There are no free meals in this world and Hola users could discover the bitter truth the hard way.
Are you using the free Hola virtual private network (VPN)? Then you're in trouble as you've made yourself susceptible to botnets and while on the subject, your bandwidth is also being sold for use by Hola.
Before you think of taking legal action hold on to your horses as you inadvertently agreed to this when you signed up for the popular VPN—it's part of the agreement.
Israel-based Hola is subtly selling the "idle resources" of a user via a separate brand, Luminati. This basically enables any individual to purchase bulk traffic and readdress the same to the targeted site to wage a denial-of-service (DoS) attack. And there bad news is you cannot opt out of it.
"When a user installs Hola, he becomes a VPN endpoint, and other users of the Hola network may exit through his internet connection and take on his IP. This is what makes it free: Hola does not pay for the bandwidth that its VPN uses at all, and there is no user opt out for this," reveals Frederick Brennan, the moderator of the 8chan forum who brought the issue to light.
So if you installed the Hola Better Internet Chrome plug-in or the Hola Unblocker add-on for Firefox, you're unwittingly participating in botnets.
For the unfamiliar, Hola helps in masking a user's location and, therefore, since the VPN uses different countries to route the traffic it is popular with users as they can bypass regional restrictions.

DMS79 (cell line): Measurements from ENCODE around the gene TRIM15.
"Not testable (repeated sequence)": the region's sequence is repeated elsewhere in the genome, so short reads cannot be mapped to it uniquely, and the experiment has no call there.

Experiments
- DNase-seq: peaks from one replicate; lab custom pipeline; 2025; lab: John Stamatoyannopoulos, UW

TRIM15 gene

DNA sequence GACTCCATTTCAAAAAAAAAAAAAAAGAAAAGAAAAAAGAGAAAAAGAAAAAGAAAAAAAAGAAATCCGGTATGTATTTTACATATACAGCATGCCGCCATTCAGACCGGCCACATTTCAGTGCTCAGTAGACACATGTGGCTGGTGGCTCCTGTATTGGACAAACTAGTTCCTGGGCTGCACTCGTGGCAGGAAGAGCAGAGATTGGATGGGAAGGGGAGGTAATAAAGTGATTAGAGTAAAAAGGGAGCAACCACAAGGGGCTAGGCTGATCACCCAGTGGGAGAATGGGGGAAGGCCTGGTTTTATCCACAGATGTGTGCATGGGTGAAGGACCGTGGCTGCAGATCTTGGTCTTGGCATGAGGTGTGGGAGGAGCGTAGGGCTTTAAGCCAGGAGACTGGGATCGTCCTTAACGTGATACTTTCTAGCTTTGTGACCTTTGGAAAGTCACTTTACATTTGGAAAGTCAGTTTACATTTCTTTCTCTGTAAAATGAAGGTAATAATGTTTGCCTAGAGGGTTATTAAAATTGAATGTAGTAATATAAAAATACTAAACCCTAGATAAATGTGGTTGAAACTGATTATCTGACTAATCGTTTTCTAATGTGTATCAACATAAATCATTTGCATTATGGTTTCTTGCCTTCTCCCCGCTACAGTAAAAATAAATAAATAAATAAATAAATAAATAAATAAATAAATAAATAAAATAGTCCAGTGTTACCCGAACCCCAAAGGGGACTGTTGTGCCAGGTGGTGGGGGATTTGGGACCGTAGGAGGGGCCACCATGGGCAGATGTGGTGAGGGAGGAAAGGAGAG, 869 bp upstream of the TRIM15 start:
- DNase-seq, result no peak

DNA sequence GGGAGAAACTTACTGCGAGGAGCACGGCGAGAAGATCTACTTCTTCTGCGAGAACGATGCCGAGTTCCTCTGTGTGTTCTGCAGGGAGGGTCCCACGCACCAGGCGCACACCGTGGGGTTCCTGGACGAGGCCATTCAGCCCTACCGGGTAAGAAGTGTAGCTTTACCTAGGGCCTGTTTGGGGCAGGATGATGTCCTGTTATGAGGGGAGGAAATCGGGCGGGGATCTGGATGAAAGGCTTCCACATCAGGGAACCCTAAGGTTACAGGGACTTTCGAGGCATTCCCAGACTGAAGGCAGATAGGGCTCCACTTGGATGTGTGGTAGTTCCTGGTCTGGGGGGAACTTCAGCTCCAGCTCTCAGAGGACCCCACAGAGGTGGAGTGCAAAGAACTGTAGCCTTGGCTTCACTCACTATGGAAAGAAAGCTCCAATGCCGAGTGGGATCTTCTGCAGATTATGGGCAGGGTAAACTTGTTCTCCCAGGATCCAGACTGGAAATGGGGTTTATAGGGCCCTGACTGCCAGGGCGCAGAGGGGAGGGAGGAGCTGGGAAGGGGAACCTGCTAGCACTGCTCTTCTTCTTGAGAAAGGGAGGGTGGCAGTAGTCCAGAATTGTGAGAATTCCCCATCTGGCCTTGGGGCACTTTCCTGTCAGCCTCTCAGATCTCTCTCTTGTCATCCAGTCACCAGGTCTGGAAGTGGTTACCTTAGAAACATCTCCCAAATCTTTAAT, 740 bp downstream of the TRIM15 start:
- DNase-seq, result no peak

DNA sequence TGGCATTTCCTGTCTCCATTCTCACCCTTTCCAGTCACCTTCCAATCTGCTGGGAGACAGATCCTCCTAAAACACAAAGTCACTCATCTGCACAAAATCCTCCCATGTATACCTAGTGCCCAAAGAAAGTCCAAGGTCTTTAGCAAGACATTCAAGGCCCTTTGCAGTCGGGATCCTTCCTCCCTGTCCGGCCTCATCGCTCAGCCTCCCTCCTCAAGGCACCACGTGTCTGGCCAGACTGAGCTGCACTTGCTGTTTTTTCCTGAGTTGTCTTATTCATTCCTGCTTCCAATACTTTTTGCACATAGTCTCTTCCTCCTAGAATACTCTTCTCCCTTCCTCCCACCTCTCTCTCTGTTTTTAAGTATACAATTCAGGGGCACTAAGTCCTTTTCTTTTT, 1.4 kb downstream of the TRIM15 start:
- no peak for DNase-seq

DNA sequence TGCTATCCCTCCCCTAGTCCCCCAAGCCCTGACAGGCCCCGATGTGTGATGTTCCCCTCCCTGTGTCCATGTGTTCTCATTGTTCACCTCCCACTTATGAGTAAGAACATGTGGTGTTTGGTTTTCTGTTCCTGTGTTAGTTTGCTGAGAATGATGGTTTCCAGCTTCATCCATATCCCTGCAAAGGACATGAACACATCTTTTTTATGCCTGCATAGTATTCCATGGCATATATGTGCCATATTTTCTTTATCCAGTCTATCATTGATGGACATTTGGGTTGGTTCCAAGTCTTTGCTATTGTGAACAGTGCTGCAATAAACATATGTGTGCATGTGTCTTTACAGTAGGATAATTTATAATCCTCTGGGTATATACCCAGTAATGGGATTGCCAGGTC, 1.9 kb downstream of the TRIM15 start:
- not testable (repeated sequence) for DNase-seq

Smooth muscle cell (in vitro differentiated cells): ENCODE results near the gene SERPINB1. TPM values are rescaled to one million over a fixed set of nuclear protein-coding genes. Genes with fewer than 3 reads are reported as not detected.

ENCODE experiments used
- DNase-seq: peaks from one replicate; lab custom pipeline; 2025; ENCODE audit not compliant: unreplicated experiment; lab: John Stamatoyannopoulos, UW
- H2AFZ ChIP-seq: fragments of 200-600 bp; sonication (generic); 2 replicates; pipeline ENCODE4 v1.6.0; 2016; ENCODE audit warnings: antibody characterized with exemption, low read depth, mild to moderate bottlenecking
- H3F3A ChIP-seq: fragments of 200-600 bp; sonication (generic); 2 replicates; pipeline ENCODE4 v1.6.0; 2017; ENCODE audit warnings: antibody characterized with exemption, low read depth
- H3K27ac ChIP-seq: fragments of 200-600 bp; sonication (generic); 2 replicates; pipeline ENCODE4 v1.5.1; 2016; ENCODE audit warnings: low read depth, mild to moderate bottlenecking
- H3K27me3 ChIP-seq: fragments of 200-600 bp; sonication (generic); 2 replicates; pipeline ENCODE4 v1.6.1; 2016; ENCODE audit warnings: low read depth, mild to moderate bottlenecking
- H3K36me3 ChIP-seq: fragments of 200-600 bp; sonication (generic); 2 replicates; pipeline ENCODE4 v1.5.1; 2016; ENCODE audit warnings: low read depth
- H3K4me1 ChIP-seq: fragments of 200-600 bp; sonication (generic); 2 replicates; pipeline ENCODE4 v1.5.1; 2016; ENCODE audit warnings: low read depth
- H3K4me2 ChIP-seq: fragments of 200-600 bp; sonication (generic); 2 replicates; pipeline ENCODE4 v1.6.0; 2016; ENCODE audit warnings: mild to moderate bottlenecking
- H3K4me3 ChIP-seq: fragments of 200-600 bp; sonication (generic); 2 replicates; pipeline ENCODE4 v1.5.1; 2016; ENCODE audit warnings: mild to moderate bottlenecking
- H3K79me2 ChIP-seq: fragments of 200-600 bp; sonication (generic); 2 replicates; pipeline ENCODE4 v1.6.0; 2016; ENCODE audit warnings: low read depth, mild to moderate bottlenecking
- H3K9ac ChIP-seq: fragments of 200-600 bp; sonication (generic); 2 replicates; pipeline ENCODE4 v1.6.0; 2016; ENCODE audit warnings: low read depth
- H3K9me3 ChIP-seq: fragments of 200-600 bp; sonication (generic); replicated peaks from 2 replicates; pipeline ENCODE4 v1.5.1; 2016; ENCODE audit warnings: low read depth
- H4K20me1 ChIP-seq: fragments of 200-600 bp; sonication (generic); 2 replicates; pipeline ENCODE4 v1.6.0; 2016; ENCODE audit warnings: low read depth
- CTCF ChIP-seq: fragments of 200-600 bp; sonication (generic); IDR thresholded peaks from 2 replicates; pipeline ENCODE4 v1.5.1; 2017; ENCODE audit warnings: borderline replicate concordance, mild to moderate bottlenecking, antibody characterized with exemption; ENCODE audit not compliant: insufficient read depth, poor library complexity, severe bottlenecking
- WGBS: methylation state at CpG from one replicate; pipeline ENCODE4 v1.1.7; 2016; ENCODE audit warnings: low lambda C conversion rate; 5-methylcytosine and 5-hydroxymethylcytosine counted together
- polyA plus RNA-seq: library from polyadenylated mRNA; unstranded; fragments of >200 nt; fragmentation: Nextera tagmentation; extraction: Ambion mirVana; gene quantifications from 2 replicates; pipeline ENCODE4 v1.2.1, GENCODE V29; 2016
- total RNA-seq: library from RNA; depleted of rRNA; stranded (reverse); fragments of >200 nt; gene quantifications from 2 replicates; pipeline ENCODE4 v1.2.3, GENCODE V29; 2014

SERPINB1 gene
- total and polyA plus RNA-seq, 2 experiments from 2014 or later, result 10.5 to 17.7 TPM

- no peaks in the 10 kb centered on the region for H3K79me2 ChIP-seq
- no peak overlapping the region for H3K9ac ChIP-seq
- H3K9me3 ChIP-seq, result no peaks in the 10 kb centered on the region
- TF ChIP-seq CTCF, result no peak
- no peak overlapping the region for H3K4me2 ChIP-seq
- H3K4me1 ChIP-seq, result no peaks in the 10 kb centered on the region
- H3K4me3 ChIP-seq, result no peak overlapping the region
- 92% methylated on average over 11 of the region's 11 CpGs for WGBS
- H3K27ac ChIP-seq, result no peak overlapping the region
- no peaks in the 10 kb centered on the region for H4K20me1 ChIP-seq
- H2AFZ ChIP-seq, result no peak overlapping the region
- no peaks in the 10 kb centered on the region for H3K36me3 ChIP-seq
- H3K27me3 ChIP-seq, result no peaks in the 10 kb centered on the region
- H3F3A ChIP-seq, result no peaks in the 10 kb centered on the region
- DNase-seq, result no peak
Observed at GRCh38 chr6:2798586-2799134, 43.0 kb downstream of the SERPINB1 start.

Brennan also divulged that the 8chan site had also been a victim of several DoS attacks from the network, including one waged from a hacker who went by the handle BUI.
"An attacker used the Luminati network to send thousands of legitimate-looking [requests to 8chan] in 30 seconds, representing a 100x spike over peak traffic," revealed Brennan
Brennan revealed that Hola which boasts several million users has also started selling the bandwidth access via Luminati.
"They recently ... realized that they basically have a 9 million IP strong botnet on their hands, and they began selling access to this botnet," he said.
Hola's founder Ofer Vilenski does not deny any of the claims and says that the company has this information available in its FAQs. However, Hola did not make any mention of Luminati on its site prior to Wednesday and seems to have updated its FAQs to include Luminati brand's activities recently.
"Hola generates revenue by selling a commercial version of the Hola VPN service to businesses (through our Luminati brand). This is what allows us to keep Hola free for our users. Users who want to enjoy the Hola network without contributing their idle resources can do so by joining the Hola premium service for $5 per month (or $45 per year)," notes the company's FAQs.
Vilenski is also aware how the Luminati VPN network was used to hack 8chan and how the hacker opted to hack 8chan via their network even though he have waged the attack via any other commercial VPN network.
Hola terminated the hacker's account and communicated the same to Brennan. The company says that even though it screens users of its commercial network, BUI somehow slipped past. However, the company has now made "adjustments."
With the incident bringing to light the loops lurking while using VPNs, users are advised to read the fine print carefully before they fall for the free trap.
Photo: Ángel Raúl Ravelo Rodríguez | Flickr